Be a Consistent Saver

Four ways to help you meet your retirement savings goals.

[This article was archived on 8/3/2016.]

ContributeIt may sound obvious, but saving consistently throughout your career is critical toward building your long-term savings for retirement. That's right, saving consistently – even in small amounts – over the years is often more beneficial than trying to save large amounts later in life because consistent saving allows your savings more time to grow.

This is where you may have a big advantage. If you participate in your employer-sponsored retirement plan, your contributions are already automatically deducted from your paycheck – an important first step to becoming a consistent saver. If you are not contributing, you should consider getting started immediately! Following are four things to keep in mind as you build your savings:

1. Start Now!

Unfortunately, far too many individuals put off saving for retirement. When you consider that 45% of American workers have less $10,000 in their nest egg, waiting to save could be a big mistake.1

For example, suppose you're 35 years old and start contributing $100 a month ($50 each biweekly pay period) to your employer-sponsored retirement plan, continuing for the next 30 years. As the chart shows, you could potentially have over 30% more in savings by the time you turn 65 than if you waited five more years to start saving.

2. Take Full Advantage of Your Company Match

Many company-sponsored retirement plans offer an "employer match." This means that the employer will match a certain percentage of your contribution, up to a specific level of your salary – for example, 50% of contributions up to 6%. Check with your Human Resources or Benefits department to learn if your plan offers an employer match, and if it does, take full advantage of it.

3. Increase Your Contribution

Increasing the amount you regularly contribute, even by one, two or three percentage points, has the potential to make a significant difference in the long-term accumulation of your retirement savings.

Consider the following hypothetical example: Sue is 40 years old and earns $40,000 a year. Currently, she contributes 3% of her annual salary to her company-sponsored retirement plan and has $30,000 saved. If she stays on this path, she will accumulate $196,714 by the time she turns 65. Now look at how much the value of her savings will grow if she increases her contribution rate by one, two or three percentage points. Consider further the potential impact of an employer match.

4. Don't Stop Contributing

To help maximize your retirement savings, it's important to keep contributing to your plan without interruption.

One advantage is that any pretax amounts you contribute aren't taxed until you withdraw them. And regardless of whether you contribute pretax or after-tax amounts, your contributions grow tax-deferred, giving your savings the opportunity to grow faster. In addition, any interest and/or investment earnings accumulate on a tax-deferred basis until they are withdrawn.2

Over time, the power of tax-deferred compounding can help you build a larger account than may be possible with a taxable account earning the same return. Moreover, you're earning returns on amounts that otherwise would have been paid in taxes. Of course, this depends on your investment choices, the performance of the financial markets and other factors.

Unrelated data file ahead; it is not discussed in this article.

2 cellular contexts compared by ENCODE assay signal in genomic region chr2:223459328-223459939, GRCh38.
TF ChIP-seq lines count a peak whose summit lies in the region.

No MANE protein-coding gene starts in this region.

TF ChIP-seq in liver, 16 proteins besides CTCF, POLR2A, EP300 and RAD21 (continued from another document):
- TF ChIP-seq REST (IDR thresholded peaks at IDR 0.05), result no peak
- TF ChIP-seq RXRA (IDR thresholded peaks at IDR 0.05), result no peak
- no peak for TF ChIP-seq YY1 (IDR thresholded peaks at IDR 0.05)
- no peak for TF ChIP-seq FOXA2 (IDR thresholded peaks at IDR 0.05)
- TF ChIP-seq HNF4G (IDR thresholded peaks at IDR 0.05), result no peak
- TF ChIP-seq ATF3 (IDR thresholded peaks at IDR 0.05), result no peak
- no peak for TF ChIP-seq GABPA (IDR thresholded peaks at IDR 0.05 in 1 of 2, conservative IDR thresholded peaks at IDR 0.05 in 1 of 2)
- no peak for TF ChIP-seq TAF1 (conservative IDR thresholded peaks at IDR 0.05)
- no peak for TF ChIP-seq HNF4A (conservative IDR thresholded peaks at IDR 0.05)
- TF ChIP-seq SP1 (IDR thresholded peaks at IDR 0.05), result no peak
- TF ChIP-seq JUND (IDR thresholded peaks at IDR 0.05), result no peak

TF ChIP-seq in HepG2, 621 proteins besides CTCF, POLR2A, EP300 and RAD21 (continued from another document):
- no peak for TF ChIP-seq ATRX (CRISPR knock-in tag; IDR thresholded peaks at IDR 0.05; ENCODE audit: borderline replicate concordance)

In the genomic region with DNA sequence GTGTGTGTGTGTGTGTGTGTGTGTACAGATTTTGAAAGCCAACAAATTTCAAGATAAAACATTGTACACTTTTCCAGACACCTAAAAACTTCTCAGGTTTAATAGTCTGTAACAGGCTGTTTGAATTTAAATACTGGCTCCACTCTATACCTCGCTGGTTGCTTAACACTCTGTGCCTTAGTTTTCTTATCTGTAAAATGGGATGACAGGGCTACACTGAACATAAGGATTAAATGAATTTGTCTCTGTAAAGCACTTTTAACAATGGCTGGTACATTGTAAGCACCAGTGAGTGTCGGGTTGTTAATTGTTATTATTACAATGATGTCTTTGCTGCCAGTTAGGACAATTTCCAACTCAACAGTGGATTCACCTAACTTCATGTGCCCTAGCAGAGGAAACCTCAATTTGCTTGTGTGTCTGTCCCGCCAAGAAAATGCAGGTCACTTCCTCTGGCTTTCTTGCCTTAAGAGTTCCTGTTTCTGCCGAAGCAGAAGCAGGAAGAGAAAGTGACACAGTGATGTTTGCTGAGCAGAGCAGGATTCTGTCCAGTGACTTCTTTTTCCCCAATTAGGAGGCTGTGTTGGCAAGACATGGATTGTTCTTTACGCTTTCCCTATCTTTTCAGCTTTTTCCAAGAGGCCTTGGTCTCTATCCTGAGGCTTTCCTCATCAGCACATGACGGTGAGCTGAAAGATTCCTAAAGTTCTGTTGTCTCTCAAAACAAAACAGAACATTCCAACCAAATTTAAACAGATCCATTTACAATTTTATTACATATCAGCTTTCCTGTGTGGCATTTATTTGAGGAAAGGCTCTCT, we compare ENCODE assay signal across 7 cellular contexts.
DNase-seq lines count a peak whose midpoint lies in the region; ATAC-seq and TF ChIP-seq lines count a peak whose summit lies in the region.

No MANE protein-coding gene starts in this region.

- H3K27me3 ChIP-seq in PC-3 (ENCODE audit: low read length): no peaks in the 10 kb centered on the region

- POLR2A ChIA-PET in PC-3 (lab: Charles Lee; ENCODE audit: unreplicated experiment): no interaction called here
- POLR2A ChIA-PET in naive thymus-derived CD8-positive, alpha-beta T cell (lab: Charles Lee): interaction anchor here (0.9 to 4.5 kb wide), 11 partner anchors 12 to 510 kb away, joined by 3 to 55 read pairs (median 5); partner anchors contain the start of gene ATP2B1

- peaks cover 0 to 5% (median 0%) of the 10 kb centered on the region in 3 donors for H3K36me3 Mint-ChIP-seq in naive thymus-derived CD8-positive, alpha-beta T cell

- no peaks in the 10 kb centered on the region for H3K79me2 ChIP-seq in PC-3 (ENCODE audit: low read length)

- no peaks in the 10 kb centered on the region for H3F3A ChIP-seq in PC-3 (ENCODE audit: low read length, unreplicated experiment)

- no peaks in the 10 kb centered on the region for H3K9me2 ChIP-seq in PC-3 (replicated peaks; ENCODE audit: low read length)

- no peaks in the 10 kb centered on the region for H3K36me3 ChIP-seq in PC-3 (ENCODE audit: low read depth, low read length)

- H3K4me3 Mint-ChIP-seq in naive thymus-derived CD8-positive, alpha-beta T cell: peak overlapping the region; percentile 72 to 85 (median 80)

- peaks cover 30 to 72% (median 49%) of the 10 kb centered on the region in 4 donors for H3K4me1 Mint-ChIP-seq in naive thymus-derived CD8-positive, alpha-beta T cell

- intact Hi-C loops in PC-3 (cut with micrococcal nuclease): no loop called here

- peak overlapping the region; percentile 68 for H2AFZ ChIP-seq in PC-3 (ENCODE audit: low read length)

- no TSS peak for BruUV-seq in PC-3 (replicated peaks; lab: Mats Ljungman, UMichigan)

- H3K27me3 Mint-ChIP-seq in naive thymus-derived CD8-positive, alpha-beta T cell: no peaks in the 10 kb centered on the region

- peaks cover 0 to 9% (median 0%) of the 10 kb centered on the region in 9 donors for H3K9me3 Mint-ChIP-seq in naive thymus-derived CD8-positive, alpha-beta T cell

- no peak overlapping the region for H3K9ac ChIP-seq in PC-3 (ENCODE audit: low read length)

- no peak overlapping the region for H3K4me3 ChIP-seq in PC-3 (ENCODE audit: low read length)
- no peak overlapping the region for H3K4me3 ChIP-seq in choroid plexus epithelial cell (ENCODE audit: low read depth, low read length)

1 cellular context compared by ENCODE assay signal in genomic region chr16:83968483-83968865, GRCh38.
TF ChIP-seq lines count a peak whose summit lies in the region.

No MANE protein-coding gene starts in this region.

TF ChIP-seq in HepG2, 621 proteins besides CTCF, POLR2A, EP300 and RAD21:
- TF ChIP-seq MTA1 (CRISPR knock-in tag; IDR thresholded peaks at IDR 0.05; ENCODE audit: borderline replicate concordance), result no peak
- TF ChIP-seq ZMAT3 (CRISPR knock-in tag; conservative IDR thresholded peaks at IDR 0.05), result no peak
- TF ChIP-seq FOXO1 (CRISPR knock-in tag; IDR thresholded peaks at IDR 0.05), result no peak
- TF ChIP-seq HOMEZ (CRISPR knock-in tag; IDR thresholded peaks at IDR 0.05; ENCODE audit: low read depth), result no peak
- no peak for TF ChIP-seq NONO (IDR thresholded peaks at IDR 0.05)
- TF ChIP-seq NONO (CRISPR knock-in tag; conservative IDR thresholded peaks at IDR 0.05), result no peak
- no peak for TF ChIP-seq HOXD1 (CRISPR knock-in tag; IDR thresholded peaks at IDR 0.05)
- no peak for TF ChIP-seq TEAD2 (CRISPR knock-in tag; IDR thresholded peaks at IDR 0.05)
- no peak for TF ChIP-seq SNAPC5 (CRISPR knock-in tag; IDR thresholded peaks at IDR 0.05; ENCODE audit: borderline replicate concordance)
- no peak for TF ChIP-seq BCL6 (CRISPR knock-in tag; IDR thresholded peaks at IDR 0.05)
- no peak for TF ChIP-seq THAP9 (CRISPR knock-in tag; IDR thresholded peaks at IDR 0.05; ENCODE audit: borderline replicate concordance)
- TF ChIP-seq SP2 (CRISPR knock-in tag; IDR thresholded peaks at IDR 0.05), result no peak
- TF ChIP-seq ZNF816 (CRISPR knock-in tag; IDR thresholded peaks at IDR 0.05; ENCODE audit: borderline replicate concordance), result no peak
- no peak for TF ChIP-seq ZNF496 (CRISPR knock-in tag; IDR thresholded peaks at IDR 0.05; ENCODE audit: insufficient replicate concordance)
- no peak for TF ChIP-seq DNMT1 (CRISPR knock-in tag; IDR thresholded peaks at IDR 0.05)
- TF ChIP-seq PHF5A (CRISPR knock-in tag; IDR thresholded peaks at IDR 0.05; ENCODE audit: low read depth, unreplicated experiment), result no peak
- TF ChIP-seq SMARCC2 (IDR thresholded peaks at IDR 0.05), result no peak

To find out more about saving for retirement, contact your local Mutual of America representative or call 1-800-468-3785.


This hypothetical example is for illustrative purposes only and does not represent any actual investment performance, price or yield. This illustration assumes a beginning balance of $30,000, assumes no increase in earnings and has a constant effective annual rate of return of 6%. Please note: Monthly compounding is being used for this hypothetical illustration only. Investment returns are not guaranteed and your actual return may vary significantly from that shown.

12015 Retirement Confidence Survey, Employee Benefit Research Institute and Greenwald & Associates.

2Generally, withdrawals are subject to income tax at your ordinary income tax rate at the time of withdrawal, and if made prior to age 59½, a 10% federal tax penalty.

Before investing, you should carefully consider the investment objectives, risks, charges and expenses of the variable annuity contract and the underlying investment funds. This and other information is contained in the contract prospectus or brochure and underlying funds prospectuses and summary prospectuses. Please read the contract prospectus or brochure and underlying fund prospectuses and summary prospectuses carefully before investing. The contract prospectus or brochure and underlying fund prospectuses and summary prospectuses can be obtained by mail or by calling 1-800-468-3785.

Mutual of America's group and individual retirement products are variable annuity contracts and are suitable for long-term investing, particularly for retirement savings. The value of a variable annuity contract will fluctuate depending on the performance of the Separate Account investment funds you choose. Upon redemption, you could receive more or less than the principal amount invested. A variable annuity contract provides no additional tax-deferred treatment of benefits beyond the treatment provided to any qualified retirement plan or IRA by applicable tax law. You should carefully consider a variable annuity contract's other features before making a decision.

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